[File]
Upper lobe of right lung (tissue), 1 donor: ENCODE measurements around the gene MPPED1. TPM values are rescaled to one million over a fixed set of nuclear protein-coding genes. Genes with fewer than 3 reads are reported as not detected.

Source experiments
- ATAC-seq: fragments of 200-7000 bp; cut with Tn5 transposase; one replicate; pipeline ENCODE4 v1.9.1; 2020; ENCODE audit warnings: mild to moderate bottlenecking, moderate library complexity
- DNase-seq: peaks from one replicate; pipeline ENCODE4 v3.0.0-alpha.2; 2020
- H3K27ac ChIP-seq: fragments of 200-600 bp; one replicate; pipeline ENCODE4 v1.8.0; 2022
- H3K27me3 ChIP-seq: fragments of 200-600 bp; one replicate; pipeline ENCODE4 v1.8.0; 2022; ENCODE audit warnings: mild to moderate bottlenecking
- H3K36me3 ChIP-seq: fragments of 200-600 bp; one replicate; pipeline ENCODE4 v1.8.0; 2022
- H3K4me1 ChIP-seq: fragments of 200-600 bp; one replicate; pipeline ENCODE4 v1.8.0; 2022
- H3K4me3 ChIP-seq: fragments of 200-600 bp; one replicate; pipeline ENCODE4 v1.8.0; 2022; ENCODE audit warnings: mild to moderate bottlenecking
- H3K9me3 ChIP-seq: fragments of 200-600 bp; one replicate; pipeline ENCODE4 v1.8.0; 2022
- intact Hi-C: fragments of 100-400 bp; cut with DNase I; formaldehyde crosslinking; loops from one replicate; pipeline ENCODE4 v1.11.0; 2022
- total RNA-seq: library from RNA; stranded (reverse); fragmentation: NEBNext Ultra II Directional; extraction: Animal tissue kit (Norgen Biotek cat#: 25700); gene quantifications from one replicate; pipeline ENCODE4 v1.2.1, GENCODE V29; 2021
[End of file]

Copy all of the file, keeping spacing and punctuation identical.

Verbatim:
Upper lobe of right lung (tissue), 1 donor: ENCODE measurements around the gene MPPED1. TPM values are rescaled to one million over a fixed set of nuclear protein-coding genes. Genes with fewer than 3 reads are reported as not detected.

Source experiments
- ATAC-seq: fragments of 200-7000 bp; cut with Tn5 transposase; one replicate; pipeline ENCODE4 v1.9.1; 2020; ENCODE audit warnings: mild to moderate bottlenecking, moderate library complexity
- DNase-seq: peaks from one replicate; pipeline ENCODE4 v3.0.0-alpha.2; 2020
- H3K27ac ChIP-seq: fragments of 200-600 bp; one replicate; pipeline ENCODE4 v1.8.0; 2022
- H3K27me3 ChIP-seq: fragments of 200-600 bp; one replicate; pipeline ENCODE4 v1.8.0; 2022; ENCODE audit warnings: mild to moderate bottlenecking
- H3K36me3 ChIP-seq: fragments of 200-600 bp; one replicate; pipeline ENCODE4 v1.8.0; 2022
- H3K4me1 ChIP-seq: fragments of 200-600 bp; one replicate; pipeline ENCODE4 v1.8.0; 2022
- H3K4me3 ChIP-seq: fragments of 200-600 bp; one replicate; pipeline ENCODE4 v1.8.0; 2022; ENCODE audit warnings: mild to moderate bottlenecking
- H3K9me3 ChIP-seq: fragments of 200-600 bp; one replicate; pipeline ENCODE4 v1.8.0; 2022
- intact Hi-C: fragments of 100-400 bp; cut with DNase I; formaldehyde crosslinking; loops from one replicate; pipeline ENCODE4 v1.11.0; 2022
- total RNA-seq: library from RNA; stranded (reverse); fragmentation: NEBNext Ultra II Directional; extraction: Animal tissue kit (Norgen Biotek cat#: 25700); gene quantifications from one replicate; pipeline ENCODE4 v1.2.1, GENCODE V29; 2021